A profound collaboration based on significant trade and investment in the oil and chemical sectors has developed between China and Saudi Arabia over the last decade. In the first ten months of 2022, Saudi Arabia supplied China with 1.77 million barrels per day of oil, or 18% of China’s total oil imports. China is Saudi Arabia’s most important trading partner and its largest buyer of chemicals (it consumes 25% of Saudi output) and oil (27% of total production). In 2021, oil, plastics, and other chemical goods accounted for 95 percent of the $87 billion in bilateral commerce. Saudi Arabia has made substantial investments in Chinese oil refineries and has exclusive supply arrangements with these facilities. The visit this week has resulted in a flurry of new memoranda of understanding and other agreements that aim to broaden and extend this collaboration into other sectors, while oil and chemicals will undoubtedly remain the bedrock of the alliance. On the first day of the visit, 34 bilateral agreements were announced, laying the groundwork for Chinese investment in fields like green energy, IT, transportation, cloud services, medical industries, logistics, construction, and housing. These deals were announced with the controversial telecommunications company Huawei. Rumors regarding Xi’s travel to Saudi Arabia have been circulating since August, and the sudden revelation of so many agreements suggests that planning started well before Biden’s own visit there in July. Although there is no legal need for China to fulfil these promises, given that Saudi Arabia received the most Chinese investment in 2022 and that those investments have proven to be rather successful, it seems likely that China will go ahead with them nonetheless. Whereas in Iran, plans to boost investment have been proposed on several occasions but have ultimately fallen through owing to pressure from the United Nations and the Gulf states, the failure of the nuclear agreement, economic sanctions, and a lack of profitability.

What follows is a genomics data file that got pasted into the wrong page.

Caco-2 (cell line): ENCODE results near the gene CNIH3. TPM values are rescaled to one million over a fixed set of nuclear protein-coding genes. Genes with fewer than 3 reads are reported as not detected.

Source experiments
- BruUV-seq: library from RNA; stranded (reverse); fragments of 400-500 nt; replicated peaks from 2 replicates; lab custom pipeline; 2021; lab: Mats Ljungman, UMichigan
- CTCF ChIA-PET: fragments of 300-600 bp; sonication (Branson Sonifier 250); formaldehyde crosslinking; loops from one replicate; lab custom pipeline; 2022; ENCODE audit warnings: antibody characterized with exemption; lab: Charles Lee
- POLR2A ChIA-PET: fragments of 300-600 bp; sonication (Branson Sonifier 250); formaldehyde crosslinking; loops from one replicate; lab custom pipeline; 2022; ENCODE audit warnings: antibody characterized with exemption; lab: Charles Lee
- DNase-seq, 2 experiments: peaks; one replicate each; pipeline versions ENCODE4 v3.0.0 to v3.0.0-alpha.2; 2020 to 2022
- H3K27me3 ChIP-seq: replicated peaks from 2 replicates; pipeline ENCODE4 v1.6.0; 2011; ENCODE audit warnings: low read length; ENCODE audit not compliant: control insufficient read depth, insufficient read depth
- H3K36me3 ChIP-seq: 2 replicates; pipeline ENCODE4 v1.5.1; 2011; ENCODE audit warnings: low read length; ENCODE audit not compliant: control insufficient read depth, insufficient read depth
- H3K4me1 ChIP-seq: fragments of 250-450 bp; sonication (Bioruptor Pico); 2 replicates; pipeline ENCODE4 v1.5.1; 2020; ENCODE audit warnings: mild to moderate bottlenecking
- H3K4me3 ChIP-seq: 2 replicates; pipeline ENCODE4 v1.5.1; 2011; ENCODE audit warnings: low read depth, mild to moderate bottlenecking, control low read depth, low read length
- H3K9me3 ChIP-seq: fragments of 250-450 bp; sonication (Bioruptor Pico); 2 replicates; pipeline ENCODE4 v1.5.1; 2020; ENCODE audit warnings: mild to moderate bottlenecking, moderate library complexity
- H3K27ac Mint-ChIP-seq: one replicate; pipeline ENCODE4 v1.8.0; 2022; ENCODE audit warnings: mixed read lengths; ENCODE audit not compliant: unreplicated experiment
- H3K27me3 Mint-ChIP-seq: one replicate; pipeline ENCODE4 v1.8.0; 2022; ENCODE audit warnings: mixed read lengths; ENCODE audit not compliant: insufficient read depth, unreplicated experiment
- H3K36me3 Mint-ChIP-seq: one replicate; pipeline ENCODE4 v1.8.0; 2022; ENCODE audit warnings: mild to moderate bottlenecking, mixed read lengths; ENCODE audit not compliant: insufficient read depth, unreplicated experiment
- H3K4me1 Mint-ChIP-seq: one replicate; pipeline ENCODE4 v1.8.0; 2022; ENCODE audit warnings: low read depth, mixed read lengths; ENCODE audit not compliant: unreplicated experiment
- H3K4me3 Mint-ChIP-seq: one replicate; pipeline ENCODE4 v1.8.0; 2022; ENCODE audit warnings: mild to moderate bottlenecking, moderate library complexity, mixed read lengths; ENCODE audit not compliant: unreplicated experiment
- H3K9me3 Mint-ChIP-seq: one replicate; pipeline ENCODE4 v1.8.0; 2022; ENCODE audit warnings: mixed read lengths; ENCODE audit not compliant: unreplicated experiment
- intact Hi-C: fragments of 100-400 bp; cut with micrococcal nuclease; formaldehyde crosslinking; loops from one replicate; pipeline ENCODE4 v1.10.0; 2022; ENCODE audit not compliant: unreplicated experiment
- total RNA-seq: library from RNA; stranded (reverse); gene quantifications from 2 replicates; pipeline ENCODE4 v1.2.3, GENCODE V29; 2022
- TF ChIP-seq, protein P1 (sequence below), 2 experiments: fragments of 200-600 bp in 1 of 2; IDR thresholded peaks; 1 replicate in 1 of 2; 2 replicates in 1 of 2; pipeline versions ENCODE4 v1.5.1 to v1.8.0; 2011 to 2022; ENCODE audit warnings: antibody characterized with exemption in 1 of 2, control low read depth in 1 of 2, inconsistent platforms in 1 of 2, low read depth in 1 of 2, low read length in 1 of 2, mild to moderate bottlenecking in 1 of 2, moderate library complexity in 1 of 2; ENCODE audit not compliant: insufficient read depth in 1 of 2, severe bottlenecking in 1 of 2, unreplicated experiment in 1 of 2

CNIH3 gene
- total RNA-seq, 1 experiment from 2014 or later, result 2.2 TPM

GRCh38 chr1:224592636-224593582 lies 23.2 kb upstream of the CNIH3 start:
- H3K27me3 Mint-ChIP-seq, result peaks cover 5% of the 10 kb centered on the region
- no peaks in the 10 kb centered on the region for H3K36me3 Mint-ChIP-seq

End-to-End Agreement